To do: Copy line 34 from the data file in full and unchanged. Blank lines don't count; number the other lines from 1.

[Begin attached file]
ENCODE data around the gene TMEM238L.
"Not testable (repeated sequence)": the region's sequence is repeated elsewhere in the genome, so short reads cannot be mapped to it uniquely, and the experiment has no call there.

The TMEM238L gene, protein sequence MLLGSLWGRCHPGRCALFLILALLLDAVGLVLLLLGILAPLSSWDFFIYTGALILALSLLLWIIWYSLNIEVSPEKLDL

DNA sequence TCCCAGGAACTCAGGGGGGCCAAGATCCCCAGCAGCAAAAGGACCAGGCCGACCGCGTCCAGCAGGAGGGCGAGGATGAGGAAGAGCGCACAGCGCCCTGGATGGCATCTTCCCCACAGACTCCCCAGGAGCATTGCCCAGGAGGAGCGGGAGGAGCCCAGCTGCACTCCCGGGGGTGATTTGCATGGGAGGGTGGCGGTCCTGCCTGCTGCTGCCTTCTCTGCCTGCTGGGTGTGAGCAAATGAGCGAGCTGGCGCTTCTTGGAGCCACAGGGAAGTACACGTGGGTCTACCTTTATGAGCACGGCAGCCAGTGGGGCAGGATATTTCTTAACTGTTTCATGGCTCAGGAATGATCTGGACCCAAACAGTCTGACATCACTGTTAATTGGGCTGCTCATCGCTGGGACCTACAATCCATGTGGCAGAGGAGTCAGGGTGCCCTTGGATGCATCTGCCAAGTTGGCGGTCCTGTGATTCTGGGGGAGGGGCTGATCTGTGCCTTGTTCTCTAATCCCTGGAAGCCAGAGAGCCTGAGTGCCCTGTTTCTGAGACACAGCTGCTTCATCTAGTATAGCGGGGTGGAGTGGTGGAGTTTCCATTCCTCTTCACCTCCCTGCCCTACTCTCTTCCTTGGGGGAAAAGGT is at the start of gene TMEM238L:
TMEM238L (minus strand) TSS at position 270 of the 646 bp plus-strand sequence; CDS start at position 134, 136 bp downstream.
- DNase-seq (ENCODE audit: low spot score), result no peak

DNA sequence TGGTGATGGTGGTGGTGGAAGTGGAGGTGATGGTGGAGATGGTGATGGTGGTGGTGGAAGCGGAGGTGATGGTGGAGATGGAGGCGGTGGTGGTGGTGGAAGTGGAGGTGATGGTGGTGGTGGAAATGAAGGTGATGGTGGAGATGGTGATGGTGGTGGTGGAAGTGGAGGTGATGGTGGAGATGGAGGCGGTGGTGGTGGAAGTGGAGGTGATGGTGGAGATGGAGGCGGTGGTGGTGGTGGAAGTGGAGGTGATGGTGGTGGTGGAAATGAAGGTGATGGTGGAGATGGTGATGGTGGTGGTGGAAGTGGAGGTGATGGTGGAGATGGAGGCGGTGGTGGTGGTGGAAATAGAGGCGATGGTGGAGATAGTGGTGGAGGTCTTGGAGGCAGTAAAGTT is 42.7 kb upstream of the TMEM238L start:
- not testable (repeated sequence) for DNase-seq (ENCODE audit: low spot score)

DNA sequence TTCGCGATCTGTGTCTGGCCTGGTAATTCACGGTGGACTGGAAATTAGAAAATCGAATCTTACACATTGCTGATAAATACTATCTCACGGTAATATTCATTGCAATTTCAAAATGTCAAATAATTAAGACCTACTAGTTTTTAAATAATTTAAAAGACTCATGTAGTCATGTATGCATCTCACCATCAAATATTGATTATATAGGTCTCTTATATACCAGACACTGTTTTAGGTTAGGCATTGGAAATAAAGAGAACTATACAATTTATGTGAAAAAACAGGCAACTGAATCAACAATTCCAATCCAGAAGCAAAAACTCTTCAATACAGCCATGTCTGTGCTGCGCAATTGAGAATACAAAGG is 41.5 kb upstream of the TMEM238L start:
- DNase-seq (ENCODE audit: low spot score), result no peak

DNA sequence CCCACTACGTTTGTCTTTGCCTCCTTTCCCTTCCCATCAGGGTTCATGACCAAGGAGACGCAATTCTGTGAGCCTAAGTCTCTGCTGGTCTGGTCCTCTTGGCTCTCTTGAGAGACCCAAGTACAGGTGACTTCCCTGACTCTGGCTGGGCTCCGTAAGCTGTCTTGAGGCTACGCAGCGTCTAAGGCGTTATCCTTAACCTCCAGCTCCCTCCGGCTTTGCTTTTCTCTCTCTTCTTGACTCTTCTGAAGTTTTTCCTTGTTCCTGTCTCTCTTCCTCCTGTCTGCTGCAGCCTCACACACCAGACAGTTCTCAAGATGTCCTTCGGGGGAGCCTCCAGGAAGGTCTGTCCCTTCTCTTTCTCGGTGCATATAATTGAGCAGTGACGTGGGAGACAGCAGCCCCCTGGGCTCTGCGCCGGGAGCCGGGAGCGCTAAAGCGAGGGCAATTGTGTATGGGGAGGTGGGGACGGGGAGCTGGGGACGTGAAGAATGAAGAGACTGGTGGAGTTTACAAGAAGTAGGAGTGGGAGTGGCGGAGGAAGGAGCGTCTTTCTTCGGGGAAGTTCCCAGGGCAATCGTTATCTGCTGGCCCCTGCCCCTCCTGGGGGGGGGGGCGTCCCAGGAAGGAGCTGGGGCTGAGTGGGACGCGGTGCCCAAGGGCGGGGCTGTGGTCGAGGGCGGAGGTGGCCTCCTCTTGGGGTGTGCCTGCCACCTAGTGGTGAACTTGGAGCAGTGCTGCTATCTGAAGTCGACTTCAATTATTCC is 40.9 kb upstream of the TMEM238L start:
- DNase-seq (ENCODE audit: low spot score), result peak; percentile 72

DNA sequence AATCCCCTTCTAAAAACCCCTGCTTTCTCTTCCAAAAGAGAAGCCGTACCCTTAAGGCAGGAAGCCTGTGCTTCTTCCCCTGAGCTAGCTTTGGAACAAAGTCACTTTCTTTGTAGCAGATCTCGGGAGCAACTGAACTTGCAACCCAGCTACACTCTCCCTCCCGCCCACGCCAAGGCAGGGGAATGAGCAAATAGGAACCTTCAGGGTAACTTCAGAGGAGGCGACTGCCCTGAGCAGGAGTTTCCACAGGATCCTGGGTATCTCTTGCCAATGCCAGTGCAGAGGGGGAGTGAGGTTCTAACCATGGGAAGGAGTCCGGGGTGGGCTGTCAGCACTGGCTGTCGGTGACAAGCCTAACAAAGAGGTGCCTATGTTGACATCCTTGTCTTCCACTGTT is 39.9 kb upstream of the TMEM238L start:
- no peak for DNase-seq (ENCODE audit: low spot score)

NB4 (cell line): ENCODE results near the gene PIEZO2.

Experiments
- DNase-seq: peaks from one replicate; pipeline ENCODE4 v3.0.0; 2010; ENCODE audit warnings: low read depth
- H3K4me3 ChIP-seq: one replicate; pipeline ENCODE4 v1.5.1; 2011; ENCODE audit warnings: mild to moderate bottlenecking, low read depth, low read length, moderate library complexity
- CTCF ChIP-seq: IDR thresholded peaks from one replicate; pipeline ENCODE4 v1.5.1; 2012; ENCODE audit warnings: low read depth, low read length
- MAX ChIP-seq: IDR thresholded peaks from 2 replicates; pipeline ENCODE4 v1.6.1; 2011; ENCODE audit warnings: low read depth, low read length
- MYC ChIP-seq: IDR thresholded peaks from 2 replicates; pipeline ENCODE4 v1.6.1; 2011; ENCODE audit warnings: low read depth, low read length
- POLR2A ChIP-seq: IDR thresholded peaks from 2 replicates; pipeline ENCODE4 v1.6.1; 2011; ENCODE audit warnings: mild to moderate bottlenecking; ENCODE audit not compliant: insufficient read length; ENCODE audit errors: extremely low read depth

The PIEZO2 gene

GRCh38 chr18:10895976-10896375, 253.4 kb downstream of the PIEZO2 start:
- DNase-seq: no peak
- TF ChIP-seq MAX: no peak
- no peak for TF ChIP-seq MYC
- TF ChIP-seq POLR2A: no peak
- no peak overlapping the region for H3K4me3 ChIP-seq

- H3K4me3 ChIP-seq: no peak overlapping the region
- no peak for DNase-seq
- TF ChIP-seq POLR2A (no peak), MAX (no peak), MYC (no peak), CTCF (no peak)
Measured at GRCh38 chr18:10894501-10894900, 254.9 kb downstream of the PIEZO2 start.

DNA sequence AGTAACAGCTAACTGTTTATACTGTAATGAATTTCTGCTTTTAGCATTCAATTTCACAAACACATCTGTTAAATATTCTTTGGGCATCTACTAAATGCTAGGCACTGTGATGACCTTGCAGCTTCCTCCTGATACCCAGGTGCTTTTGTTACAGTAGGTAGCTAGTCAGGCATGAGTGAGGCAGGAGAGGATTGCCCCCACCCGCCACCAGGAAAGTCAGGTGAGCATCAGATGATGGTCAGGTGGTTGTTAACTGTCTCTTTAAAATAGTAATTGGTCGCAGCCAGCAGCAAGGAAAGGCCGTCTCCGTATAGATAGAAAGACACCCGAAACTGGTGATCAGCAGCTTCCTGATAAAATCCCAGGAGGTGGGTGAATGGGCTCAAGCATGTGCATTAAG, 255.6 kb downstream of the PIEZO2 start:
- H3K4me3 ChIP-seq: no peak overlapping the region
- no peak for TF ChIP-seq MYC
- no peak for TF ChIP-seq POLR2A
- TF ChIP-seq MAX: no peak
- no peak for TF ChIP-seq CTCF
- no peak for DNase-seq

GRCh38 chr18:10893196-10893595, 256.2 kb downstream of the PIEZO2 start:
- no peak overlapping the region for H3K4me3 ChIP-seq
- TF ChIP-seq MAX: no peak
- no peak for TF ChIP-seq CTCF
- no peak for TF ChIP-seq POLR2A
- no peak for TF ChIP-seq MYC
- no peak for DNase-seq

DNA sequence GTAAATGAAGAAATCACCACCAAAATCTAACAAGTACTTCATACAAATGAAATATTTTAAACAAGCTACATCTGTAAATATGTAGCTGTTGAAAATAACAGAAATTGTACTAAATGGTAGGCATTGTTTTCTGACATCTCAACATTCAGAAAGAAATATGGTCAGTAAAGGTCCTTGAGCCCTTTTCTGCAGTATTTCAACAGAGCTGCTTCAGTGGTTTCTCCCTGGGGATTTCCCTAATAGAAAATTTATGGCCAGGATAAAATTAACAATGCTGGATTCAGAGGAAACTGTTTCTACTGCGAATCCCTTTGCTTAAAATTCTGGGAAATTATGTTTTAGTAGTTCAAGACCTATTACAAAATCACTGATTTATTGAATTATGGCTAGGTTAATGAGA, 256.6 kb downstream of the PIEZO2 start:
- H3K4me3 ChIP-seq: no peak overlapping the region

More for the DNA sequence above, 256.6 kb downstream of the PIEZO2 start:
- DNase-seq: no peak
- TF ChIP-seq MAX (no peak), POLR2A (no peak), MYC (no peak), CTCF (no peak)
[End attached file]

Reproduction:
DNA sequence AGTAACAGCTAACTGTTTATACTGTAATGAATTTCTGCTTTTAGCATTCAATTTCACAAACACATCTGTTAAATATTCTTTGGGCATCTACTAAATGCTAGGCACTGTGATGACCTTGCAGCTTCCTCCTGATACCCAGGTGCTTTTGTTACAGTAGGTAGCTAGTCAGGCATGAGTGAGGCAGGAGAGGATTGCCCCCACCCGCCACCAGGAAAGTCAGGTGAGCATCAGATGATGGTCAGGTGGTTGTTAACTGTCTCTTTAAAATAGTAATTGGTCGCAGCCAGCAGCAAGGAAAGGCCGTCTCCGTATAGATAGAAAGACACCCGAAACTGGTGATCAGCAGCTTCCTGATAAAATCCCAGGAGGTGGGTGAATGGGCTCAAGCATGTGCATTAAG, 255.6 kb downstream of the PIEZO2 start: